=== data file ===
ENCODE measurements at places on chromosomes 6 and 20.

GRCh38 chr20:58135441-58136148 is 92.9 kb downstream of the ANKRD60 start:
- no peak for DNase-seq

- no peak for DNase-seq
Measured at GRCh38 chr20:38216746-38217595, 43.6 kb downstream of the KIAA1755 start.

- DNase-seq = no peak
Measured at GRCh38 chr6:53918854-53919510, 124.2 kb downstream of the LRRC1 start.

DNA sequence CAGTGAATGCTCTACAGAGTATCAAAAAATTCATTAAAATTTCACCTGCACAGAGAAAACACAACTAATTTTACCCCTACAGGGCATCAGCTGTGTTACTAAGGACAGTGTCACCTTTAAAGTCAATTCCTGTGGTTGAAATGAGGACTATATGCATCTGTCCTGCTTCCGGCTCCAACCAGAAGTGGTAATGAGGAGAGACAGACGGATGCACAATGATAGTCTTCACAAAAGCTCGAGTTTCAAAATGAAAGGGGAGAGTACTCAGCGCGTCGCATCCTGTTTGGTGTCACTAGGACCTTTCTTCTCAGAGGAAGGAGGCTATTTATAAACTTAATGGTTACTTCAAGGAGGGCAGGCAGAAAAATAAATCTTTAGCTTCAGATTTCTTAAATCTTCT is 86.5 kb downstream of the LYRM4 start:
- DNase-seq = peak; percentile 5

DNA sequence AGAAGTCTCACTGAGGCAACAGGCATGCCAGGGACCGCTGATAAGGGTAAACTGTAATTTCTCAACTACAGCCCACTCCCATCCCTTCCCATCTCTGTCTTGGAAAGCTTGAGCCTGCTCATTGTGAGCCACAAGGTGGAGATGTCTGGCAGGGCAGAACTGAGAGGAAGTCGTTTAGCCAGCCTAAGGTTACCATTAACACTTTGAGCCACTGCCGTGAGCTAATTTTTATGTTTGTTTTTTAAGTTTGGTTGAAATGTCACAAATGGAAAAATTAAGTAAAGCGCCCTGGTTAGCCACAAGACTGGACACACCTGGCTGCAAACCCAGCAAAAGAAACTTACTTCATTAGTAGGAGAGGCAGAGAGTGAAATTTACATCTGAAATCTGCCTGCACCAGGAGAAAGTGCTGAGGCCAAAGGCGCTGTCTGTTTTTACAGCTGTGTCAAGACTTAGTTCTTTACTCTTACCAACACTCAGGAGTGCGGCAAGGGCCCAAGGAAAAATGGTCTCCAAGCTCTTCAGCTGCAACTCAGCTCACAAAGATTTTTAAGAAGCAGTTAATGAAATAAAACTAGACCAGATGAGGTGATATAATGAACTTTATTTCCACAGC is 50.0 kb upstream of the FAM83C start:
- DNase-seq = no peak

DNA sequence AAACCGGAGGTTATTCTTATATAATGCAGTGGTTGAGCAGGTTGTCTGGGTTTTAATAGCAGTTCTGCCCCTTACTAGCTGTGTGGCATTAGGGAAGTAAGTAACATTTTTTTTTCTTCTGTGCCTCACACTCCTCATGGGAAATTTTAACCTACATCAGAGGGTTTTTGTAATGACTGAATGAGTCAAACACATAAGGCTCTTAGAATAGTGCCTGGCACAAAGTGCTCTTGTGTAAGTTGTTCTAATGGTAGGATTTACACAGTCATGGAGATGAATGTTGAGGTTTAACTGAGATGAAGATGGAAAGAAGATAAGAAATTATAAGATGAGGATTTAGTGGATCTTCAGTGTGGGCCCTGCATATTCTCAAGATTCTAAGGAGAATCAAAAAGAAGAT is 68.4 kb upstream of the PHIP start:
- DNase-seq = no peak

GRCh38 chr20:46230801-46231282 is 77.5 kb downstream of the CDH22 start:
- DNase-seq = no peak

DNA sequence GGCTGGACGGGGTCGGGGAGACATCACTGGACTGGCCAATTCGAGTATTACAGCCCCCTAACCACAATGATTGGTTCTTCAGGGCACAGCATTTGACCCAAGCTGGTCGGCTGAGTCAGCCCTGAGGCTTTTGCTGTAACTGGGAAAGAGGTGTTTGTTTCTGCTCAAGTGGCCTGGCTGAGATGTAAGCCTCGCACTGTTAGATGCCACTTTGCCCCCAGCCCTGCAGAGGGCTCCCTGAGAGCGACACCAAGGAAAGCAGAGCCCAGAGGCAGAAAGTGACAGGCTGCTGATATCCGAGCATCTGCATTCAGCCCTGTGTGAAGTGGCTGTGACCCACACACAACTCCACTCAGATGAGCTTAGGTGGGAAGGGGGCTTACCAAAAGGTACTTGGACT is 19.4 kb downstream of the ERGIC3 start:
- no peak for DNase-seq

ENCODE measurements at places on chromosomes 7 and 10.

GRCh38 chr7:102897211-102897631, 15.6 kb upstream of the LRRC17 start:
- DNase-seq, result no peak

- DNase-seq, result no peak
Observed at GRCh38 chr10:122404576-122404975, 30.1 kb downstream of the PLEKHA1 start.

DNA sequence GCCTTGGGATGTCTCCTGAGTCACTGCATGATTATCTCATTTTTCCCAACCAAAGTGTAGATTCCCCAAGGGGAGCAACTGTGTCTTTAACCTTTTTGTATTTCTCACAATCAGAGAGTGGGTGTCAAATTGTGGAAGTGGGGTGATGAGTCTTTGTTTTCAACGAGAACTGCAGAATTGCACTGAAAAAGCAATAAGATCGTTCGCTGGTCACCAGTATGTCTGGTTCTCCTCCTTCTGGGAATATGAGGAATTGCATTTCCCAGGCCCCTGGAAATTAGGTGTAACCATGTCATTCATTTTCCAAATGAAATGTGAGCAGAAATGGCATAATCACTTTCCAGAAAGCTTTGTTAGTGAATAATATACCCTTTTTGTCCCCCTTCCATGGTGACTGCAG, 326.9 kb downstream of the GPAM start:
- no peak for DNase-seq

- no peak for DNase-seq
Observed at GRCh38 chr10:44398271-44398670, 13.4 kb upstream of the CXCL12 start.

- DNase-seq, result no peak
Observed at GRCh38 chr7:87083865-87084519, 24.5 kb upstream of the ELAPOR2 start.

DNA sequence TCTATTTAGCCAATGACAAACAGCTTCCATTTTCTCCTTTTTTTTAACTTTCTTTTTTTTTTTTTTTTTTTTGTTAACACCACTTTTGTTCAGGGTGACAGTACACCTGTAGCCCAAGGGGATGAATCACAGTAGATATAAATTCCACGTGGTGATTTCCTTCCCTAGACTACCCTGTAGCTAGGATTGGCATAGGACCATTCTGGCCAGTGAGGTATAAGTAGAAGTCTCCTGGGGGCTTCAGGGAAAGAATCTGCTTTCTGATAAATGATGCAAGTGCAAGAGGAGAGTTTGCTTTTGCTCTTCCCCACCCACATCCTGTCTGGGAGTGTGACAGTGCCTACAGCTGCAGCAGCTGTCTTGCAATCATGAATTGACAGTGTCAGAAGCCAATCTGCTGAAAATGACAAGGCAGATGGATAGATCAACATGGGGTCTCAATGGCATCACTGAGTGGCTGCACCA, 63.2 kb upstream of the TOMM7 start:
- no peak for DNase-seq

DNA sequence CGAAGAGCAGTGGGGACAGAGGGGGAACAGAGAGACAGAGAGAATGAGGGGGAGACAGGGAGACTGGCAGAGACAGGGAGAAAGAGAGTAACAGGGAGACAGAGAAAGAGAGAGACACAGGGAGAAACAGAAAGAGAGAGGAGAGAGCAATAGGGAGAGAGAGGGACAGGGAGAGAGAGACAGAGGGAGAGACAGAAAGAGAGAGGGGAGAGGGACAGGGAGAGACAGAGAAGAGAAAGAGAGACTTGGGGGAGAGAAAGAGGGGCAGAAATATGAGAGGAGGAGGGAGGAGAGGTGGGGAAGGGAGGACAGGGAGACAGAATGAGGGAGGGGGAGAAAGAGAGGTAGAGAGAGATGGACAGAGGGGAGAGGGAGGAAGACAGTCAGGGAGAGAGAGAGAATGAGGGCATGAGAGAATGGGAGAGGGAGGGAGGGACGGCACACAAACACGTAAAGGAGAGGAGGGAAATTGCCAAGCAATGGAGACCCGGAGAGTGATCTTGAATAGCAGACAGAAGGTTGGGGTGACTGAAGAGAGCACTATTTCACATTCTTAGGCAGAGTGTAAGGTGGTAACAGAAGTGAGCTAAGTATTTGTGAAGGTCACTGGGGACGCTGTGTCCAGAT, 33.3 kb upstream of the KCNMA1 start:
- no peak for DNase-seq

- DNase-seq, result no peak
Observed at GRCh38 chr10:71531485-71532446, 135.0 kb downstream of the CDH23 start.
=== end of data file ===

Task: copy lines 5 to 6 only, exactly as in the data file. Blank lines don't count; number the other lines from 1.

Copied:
Measured at GRCh38 chr20:38216746-38217595, 43.6 kb downstream of the KIAA1755 start.

- DNase-seq = no peak